If anything, this book should speak volumes about the genre of memoir. We accept memoir as reality, yet it is closer to fiction than fact. I have no doubt that the anecdotes Grealy relates are real, but the story is shaped completely separately from Grealy’s life due to flagrant omissions. I urge all readers to be careful when approach either reading or writing memoir. Reality is more bendable than anyone can comfortably admit.

Tuesday, April 10, 2012

Dickens, Charles "Bleak House"

On the heels of Kony 2012 and the economic crisis Charles Dickens’s biting, sardonic indictment of corruption and “charity” in his novel “Bleak House” is strikingly relevant. Dickens focuses his ire the legal system, which creates endless confusion and constant schemes. He also focuses on people, mostly women, who pour time and energy into helping “poor natives” while ignoring the rampant misery beating at their doorstep.  
Dickens follows exploitation, hypocrisy, and murder into every home, every neighborhood, and every social class in London. He opens with the Lord Chancellor, one the Great Officers of State in British government, but gives equal attention (and perhaps even more attention) to Jo, a street sweeper.
The story is structured around the life of Esther Summerson, an orphan under the care of an elderly retired lawyer. Esther does not know her own heritage, and struggles to find out who she is while dealing with a number of personal issues.  However, the book is more than this. It bounces back and forth between chapters entitled “Esther’s Narrative” that are told from the point of view of the young lady and scenes throughout London: from the Inns of Court to collapsing tenement houses.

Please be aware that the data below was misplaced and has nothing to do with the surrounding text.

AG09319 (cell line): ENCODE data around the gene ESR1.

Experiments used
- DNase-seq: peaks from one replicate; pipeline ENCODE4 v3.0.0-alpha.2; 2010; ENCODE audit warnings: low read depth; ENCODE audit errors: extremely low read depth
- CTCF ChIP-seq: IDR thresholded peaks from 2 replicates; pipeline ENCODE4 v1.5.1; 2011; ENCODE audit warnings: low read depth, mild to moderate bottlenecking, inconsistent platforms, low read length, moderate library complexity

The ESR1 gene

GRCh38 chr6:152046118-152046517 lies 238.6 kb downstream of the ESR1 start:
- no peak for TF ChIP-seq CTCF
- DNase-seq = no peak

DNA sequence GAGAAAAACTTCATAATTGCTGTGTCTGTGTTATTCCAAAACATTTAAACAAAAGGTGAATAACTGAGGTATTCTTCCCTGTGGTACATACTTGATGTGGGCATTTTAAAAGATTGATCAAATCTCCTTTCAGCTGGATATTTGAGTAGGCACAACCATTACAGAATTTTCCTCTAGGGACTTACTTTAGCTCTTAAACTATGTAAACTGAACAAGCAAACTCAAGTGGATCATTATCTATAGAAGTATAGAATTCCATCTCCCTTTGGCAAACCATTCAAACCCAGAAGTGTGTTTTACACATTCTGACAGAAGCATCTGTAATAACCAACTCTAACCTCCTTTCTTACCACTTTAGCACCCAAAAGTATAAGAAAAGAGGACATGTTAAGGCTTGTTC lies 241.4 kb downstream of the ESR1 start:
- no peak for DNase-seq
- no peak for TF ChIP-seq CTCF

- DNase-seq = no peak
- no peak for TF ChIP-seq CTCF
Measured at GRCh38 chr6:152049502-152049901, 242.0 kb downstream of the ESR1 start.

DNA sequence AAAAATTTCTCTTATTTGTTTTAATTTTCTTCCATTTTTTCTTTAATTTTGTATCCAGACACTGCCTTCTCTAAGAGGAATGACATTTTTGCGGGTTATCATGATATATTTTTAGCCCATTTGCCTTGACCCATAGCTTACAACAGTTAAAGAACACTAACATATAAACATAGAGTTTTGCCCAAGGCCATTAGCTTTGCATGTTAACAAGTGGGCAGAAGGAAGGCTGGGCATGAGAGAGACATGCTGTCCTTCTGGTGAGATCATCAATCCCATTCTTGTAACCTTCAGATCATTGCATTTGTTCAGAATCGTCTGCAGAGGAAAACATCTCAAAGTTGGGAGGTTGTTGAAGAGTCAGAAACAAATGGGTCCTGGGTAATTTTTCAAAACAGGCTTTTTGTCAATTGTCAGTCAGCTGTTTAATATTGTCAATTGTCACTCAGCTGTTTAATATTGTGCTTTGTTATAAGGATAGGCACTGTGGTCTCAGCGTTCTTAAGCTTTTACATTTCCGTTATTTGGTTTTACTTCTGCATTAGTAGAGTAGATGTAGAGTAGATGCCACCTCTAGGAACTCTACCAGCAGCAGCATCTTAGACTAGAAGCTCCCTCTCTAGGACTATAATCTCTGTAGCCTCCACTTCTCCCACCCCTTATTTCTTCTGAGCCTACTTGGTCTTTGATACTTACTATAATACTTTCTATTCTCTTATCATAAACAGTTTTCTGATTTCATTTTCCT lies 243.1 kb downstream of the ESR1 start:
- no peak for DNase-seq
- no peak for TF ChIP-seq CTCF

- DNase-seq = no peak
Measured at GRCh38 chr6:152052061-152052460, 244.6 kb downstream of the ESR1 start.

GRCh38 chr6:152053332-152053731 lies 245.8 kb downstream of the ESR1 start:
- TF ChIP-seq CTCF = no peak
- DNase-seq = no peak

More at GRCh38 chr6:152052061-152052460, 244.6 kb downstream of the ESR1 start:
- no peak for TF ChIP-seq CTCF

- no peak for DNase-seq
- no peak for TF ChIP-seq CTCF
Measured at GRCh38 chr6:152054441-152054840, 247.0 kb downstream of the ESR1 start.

The book can seem a bit long-winded and drawn out (my edition ran for eight hundred and eight pages). Yet, it is important to remember that Bleak House was not first conceived as a singular novel to be read at once, but was serialized into twenty installments released over the course of a year and a half.
Dickens social criticism is poignant and biting. The character Mrs. Jellyby lets her children suffer and go without while she devotes herself to African charities that never seem to change anything. He goes even further with his hatred of the legal system exemplified below:
…to consider that, while the sickness of hope deferred was raging in so many hearts this polite show went calmly on from day to day, and year to year, in such good order and composure…as if nobody had ever heard that all over England the name in which they were assembled was a bitter jest…I could not comprehend it (317).
The author’s real power comes in his ability to evoke careful imagery and his word combinations often surprise and delight with their wit and sound. He is a master of description, which gives life to a story that might otherwise be dull. Take for example this passage:
Chesney Wold is shut up, carpets are rolled into scrolls in the corners of comfortless rooms, bright damask does penance in brown Holland, carving and gliding puts on mortification, and the Dedlock ancestors retire from the light of day again. Around and around the house the leaves fall thick – but never fast, for they come circling down with a dead lightness that is somber and slow. Let the gardener sweep and sweep the turf as he will, and press the leaves into full barrows, and wheel them off, still they lie ankle deep.
What separates Dickens from other novelists who critique their own societies is his attention to the personal. The book is not a pasted-together plot that exists for the pure purpose of riling up anger at the status quo, but is a charming and emotional tale about one young woman’s struggle to define her identity and her destiny. Dickens ending, which focuses on the adult lives of characters we have seen grown up, gives us the impression that life goes on. In some ways this is a more powerful appeal for change then an ending where skinflint lawyers evilly rub their hands. It reminds us that there is beauty in life, goodness and love that needs preserving. Dickens not only points out where we should fight, but reminds us that there is so much worth fighting for.